Social Media
Charity No. 1144208

"Because special people need to be taught in a special way"

Visual Impairment

What is it?

The term visual impairment refers to someone who is blind or partially sighted. It does not refer to someone who is short-sighted (myopia) or long-sighted (hyperopia).
If you are visually impaired, you will have some loss of vision or some distortion to your vision. Depending on the severity of your sight loss or the degree of distortion, the conditions are usually referred to as partial sightedness or blindness.


Sight loss can be sudden and severe, or it can be a gradual deterioration over a long period of time. In most cases, sight loss occurs gradually with distant objects slowly becoming more difficult to distinguish.
As well as a reduction of vision, you may experience other symptoms such as:

  • Eye pain
  • A burning or gritty sensation in your eyes
  • A blurring or distortion of your vision
  • However, symptoms such as these are usually caused by specific eye-related problems, such as:

    glaucoma (a group of eye conditions that affect your vision)
    dry eye syndrome (keratoconjunctivitis)
    cataracts (where a cloudy area forms in the lens of the eye)
    macular degeneration (where your vision gradually begins to deteriorate over a long period of time)

    Parent’s tips

    Although colour blindness is a condition which is obviously a Special Educational Need, the current stance of the Government is that it does not fall within their definition of a Special Educational Need, the Government’s definition being too tightly drawn to allow for any support for colour blind pupils. Therefore colour blind children are at a disadvantage because in addition to there being no process in place to identify colour blind pupils when they start school, schools are under no legal obligation to take account of their needs either. Your child is therefore at the mercy of the school.
    If your child is found to be colour blind try and obtain written evidence from the optician which you can then copy to the school so that the information is held with your child’s records. Most opticians do not have advice sheets to give you.
    Make sure your child’s teacher and all the teachers involved in their education are aware that your child is colour blind and ensure the Headteacher is also aware, in writing including a specific request to the Head to ensure all teachers involved in your child’s education are aware of his condition.
    Whilst the overwhelming majority of teachers will be fantastic, be more than willing to help and be genuinely concerned to find the most effective way of educating your colour blind child – be prepared! Be aware that most teachers have never had any formal training or guidance about the best way to teach colour blind children and some will feel at a disadvantage if you raise the issue. Some will be hostile to implementing any changes in the classroom or on the sports field. If you are unfortunate enough to come across this attitude DO NOT be put off and make sure that every time your child moves to a new class or teacher you make a point of going into school/ madrasah so that you can be sure every teacher is fully aware of the needs of your child.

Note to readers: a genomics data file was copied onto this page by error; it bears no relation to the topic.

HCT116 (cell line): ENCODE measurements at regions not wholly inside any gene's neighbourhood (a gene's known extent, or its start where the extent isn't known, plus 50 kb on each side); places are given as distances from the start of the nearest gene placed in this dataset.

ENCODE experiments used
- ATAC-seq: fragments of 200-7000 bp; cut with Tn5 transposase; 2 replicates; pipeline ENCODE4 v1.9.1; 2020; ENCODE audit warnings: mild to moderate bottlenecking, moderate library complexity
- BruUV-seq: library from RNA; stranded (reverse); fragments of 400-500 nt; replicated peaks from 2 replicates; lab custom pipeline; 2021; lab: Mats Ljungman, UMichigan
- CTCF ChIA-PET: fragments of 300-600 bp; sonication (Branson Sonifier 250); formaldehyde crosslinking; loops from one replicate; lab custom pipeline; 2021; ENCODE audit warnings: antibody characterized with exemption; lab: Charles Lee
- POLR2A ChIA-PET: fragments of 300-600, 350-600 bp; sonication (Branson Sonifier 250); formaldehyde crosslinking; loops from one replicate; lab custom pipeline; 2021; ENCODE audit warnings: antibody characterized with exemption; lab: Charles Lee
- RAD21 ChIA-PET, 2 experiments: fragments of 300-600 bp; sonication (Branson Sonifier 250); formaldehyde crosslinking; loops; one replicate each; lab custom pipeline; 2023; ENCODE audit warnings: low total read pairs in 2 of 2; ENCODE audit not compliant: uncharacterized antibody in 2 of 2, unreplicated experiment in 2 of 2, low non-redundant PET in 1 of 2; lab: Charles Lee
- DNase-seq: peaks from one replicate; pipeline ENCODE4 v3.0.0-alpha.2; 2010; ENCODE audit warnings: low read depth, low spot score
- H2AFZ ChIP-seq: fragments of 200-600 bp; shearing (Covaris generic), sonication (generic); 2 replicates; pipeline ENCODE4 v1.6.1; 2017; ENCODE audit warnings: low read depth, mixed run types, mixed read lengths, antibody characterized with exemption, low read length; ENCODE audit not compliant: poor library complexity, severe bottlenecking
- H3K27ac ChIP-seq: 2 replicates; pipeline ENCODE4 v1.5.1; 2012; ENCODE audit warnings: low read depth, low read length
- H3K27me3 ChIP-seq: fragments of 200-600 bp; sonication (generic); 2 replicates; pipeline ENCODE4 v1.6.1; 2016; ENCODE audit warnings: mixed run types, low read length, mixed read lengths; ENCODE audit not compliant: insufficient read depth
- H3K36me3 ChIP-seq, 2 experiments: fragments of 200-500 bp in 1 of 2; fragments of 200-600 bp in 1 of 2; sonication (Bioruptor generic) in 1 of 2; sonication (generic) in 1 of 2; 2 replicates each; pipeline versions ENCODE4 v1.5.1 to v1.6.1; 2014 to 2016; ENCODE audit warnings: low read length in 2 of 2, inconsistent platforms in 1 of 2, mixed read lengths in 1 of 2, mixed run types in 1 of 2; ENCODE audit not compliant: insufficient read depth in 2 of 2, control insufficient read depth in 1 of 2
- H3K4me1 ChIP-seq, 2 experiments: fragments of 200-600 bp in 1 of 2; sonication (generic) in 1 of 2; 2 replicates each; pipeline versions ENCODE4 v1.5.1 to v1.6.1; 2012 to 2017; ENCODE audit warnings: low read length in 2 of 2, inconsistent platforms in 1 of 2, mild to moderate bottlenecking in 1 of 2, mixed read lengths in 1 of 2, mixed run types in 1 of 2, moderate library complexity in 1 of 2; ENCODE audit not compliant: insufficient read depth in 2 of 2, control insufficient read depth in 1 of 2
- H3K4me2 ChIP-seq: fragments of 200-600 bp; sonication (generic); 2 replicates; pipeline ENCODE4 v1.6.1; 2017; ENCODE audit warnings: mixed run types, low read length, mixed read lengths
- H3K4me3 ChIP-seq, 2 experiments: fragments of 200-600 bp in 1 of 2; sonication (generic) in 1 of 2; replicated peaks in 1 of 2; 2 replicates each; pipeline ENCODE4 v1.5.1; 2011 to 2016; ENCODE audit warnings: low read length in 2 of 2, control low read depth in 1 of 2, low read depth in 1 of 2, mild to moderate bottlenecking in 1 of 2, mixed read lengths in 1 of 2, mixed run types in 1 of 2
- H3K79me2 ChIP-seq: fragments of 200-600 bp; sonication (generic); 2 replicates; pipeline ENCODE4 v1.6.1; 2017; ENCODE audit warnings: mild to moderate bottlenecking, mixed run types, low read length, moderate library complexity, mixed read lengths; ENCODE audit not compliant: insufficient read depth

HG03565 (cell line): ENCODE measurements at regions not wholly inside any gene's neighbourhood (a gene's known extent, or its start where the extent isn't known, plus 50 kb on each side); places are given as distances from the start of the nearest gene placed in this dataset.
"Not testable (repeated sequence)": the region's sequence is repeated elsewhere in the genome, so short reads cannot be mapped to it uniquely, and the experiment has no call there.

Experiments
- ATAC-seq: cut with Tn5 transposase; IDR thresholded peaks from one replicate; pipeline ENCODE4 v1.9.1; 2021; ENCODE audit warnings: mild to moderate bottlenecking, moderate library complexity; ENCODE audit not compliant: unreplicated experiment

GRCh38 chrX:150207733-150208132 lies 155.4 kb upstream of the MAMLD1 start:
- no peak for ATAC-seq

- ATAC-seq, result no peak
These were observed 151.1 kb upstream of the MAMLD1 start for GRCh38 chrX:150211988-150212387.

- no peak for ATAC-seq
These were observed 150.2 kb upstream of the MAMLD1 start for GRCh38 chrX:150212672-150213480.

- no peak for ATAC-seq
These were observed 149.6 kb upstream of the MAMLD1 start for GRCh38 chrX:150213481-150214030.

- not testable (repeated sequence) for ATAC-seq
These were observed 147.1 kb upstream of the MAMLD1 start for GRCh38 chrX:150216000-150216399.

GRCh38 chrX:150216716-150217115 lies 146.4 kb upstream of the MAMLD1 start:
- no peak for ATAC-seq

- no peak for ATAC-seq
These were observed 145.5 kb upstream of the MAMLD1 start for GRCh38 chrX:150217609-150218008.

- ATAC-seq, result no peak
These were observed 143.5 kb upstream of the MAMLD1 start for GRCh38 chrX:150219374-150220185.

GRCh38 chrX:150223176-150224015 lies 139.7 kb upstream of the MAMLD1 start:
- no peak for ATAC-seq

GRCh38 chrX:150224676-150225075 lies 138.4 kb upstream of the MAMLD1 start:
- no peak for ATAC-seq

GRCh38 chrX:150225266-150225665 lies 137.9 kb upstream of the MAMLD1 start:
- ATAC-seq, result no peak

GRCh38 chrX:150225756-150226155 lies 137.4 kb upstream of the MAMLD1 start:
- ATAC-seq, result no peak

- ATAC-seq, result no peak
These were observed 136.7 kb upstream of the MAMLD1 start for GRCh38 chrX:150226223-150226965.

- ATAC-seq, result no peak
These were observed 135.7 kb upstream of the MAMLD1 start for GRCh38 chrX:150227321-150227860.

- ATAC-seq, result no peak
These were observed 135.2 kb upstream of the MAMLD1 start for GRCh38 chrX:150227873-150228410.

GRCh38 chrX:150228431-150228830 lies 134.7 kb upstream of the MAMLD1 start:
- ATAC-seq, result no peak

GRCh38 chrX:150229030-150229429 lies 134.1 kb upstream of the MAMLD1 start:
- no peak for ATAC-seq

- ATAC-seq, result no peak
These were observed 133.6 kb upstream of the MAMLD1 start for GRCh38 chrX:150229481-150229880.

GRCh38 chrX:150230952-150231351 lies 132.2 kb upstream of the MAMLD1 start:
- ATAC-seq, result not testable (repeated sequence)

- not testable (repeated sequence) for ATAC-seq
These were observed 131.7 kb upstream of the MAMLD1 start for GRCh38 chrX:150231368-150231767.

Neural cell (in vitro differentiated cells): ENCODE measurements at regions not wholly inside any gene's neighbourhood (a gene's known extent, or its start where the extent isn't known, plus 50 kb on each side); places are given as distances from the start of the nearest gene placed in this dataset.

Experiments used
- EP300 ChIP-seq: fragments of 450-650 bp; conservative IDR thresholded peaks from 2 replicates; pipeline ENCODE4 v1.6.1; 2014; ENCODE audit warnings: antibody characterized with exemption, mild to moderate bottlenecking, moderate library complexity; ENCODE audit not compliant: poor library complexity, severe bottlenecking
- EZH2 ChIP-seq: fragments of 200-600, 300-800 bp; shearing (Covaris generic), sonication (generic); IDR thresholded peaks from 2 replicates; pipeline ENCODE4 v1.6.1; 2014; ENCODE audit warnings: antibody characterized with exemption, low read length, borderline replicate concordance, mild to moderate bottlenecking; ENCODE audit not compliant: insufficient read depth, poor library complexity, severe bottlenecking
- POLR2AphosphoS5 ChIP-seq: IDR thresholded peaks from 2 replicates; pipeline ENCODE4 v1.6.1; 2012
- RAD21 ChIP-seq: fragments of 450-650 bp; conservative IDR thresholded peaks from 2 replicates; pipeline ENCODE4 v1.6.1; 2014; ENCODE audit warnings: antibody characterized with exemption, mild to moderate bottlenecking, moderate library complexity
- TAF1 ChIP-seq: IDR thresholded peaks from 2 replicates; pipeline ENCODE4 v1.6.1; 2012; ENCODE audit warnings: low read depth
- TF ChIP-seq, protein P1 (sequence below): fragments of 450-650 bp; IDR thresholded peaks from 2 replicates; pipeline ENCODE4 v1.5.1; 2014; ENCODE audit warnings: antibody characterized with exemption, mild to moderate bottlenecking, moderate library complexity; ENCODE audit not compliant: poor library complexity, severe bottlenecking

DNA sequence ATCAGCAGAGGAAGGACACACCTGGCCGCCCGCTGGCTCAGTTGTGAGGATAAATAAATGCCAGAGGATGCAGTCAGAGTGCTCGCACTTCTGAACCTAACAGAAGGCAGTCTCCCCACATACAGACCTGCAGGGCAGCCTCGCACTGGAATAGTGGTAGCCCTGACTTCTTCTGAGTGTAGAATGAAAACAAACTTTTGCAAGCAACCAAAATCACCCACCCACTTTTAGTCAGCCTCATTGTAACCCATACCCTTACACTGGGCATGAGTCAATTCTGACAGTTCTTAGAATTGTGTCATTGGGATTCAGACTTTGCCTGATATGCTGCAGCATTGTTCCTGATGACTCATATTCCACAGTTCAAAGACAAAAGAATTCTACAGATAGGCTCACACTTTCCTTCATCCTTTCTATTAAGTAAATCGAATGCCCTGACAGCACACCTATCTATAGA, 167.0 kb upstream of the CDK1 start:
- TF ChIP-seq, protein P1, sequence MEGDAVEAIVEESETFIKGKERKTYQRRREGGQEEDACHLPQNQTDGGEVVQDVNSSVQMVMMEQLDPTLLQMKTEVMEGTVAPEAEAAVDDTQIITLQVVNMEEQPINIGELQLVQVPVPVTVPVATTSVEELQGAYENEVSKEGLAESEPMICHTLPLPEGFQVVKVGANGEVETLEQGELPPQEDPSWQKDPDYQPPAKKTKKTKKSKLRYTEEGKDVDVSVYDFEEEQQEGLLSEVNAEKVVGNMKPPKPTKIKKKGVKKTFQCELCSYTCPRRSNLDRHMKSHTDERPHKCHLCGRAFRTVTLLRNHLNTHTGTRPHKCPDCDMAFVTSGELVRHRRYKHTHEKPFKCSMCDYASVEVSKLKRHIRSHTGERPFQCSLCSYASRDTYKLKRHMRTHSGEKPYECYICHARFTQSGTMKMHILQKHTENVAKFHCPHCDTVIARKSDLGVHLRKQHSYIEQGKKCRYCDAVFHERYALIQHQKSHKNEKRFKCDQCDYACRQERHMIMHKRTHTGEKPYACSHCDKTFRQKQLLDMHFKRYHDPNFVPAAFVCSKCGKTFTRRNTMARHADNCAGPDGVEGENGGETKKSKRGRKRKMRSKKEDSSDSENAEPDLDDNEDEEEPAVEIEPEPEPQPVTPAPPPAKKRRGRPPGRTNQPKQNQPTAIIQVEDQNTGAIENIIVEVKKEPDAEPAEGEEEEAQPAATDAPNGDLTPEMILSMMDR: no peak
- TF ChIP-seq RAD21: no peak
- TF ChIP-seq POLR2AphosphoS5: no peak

Teacher’s tips

  • Lighting is important. Bright, low, inside or natural light can affect colour recognition.
  • The brighter the light the easier it is to recognize colour. Seat colour-blind children in good natural light and square on to the board but avoid glare.
  • Assign a classmate to help the child where coloured diagrams or pictures are being used
  • Check worksheets for colour issues and where possible use patterns or secondary indicators i.e. labels to differentiate, rather than colour.
  • Photocopy worksheets into black and white then recheck that the worksheet is still able to perform the task you require. However, depending upon the shade and brightness of the original colours, greyscale copies will not always solve the problems, therefore also check with the child that they can access all of the information required from the worksheet.
  • Use strong contrast on the board and on computer screens. Do not use red and green or pastel colours to highlight different teaching points.
  • Check computer settings, web pages and computer-based teaching aids with pupils to ensure the child can pick out all of the relevant information
  • Check the child has coloured pencils and paints etc marked with the colour of the pencil, but note some names like ‘vermillion’ do not give colour clues.
  • Look out for other children teasing colour blind children for using incorrect colours and ensure self-esteem issues are dealt with immediately
  • In games/PE check the child can see which children are in his team and also that he can see the ball e.g. red cricket balls and orange hockey balls are difficult to see against grass, particularly in poor light.
  • Do not use a ‘traffic light’ system for the child to indicate how difficult he thinks his task is, most colour blind children cannot be relied upon to know the difference between red, green and amber
  • ‘Audit’ your classroom, including computer-based interactive white board software packages, to ensure important messages for the children are not indicated in difficult colours, especially red.